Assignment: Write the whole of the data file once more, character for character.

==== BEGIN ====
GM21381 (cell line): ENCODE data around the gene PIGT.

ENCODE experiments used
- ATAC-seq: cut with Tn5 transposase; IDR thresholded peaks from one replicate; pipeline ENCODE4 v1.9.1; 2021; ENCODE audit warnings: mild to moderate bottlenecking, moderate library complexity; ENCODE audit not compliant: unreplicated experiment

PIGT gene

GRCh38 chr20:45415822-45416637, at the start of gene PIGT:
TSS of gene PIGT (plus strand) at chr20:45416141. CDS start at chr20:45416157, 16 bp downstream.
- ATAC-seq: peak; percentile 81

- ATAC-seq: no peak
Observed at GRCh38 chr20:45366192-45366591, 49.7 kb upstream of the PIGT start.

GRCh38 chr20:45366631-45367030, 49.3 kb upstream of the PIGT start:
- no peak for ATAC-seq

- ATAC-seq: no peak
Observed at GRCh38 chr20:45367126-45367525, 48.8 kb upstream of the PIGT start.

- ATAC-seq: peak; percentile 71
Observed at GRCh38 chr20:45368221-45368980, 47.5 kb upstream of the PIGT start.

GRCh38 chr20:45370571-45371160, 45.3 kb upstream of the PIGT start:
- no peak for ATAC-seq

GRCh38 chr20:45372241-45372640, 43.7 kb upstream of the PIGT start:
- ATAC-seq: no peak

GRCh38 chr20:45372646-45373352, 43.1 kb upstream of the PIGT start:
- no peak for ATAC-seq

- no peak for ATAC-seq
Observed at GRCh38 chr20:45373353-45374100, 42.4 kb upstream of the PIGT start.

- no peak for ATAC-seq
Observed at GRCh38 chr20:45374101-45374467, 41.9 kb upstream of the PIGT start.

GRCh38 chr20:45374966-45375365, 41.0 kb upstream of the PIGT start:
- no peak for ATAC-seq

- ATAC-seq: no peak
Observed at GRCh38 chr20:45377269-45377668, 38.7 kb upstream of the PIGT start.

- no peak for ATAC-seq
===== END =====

GM21381 (cell line): ENCODE data around the gene PIGT.

ENCODE experiments used
- ATAC-seq: cut with Tn5 transposase; IDR thresholded peaks from one replicate; pipeline ENCODE4 v1.9.1; 2021; ENCODE audit warnings: mild to moderate bottlenecking, moderate library complexity; ENCODE audit not compliant: unreplicated experiment

PIGT gene

GRCh38 chr20:45415822-45416637, at the start of gene PIGT:
TSS of gene PIGT (plus strand) at chr20:45416141. CDS start at chr20:45416157, 16 bp downstream.
- ATAC-seq: peak; percentile 81

- ATAC-seq: no peak
Observed at GRCh38 chr20:45366192-45366591, 49.7 kb upstream of the PIGT start.

GRCh38 chr20:45366631-45367030, 49.3 kb upstream of the PIGT start:
- no peak for ATAC-seq

- ATAC-seq: no peak
Observed at GRCh38 chr20:45367126-45367525, 48.8 kb upstream of the PIGT start.

- ATAC-seq: peak; percentile 71
Observed at GRCh38 chr20:45368221-45368980, 47.5 kb upstream of the PIGT start.

GRCh38 chr20:45370571-45371160, 45.3 kb upstream of the PIGT start:
- no peak for ATAC-seq

GRCh38 chr20:45372241-45372640, 43.7 kb upstream of the PIGT start:
- ATAC-seq: no peak

GRCh38 chr20:45372646-45373352, 43.1 kb upstream of the PIGT start:
- no peak for ATAC-seq

- no peak for ATAC-seq
Observed at GRCh38 chr20:45373353-45374100, 42.4 kb upstream of the PIGT start.

- no peak for ATAC-seq
Observed at GRCh38 chr20:45374101-45374467, 41.9 kb upstream of the PIGT start.

GRCh38 chr20:45374966-45375365, 41.0 kb upstream of the PIGT start:
- no peak for ATAC-seq

- ATAC-seq: no peak
Observed at GRCh38 chr20:45377269-45377668, 38.7 kb upstream of the PIGT start.

- no peak for ATAC-seq